With all that said, it may sound like rucking everyday is definitely not recommended. However should you be in a situation where it is absolutely necessary, consider rucking with heavier weight but for shorter than usual distances.

While rucking everyday is not recommended, it’s an attempt to prevent or prolong exhaustion. So in Johns case, had he rucked for 3 miles (instead of 7) everyday with the same increased weight, he could have delayed his exhaustion, muscle fatigue, and lack of motivation.

Recommended Frequency of Rucking

Here at RuckForMiles, we recommend rucking 3 – 5 times a week. The U.S. Department of Health and Human Services recommends 150 minutes of moderate-intensity physical activity each week for adults.

This should be accompanied with proper nutrition. Learn more about the right nutrition for rucking here. Whether you decide to ruck daily or not, it is recommended that you have the right gear. This means that you should probably consider wearing a rucksack with proper ventilation to avoid back sweats, using anti-chafing balms and other necessary gear to aid your endurance and keeping you in the game for much longer. Check out other rucking gear that might be useful to you.

Final Thoughts

If you’re signing up to the military and have a short notice to train, then rucking everyday may help you meet the fitness requirement. However, if you’re rucking casually as a sport or for an event, rucking daily may be counterproductive. Check out our complete guide to the recommended rucking training program to learn more.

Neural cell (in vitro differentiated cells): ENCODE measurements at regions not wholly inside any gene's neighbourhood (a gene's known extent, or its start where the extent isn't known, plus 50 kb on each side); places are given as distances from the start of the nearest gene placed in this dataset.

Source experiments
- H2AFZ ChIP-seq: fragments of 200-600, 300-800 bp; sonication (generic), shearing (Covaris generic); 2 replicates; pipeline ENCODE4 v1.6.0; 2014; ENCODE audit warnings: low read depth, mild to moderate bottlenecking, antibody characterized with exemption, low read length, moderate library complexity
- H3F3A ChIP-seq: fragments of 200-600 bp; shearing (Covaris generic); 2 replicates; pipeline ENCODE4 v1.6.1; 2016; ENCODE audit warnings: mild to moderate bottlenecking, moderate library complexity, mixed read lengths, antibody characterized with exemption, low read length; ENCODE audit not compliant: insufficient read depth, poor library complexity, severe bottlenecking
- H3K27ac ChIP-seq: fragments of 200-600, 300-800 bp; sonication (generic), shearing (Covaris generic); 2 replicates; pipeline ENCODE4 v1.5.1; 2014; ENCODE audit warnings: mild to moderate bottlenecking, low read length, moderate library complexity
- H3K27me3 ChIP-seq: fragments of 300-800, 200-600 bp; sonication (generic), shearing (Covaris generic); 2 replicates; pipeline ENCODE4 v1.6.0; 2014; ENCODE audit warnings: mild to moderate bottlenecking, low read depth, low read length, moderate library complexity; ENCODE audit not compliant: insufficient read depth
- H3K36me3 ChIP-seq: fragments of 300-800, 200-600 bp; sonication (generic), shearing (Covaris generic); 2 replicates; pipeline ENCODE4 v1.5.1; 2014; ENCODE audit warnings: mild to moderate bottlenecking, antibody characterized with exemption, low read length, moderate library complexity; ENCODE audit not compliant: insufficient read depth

The principle of 10,000 hours is vital to any activity, including rucking. This means that to prefect any skill or activity, deliberately practicing for 10,000 hours is the minimum. Malcom Gladwell, the author of the book “outliers” mentions this principle as the key to the success of legends such as Bill Gates. Bill Gates started coding at such a young age and actively engaged himself in the activity for thousands of hours which made him a pioneer in his industry.

This principle fits in perfectly with rucking. The more you practice, the better you will get. An obvious yet simple concept. So rucking everyday can get you closer to that goal, but it may set you back and take you much longer to get to the 10,000 hours mark compared to rucking 3 – 5 times a week.

Photo Credit to Jon West: https://www.flickr.com/photos/simplynutty/16114457731/

Adam Sheriff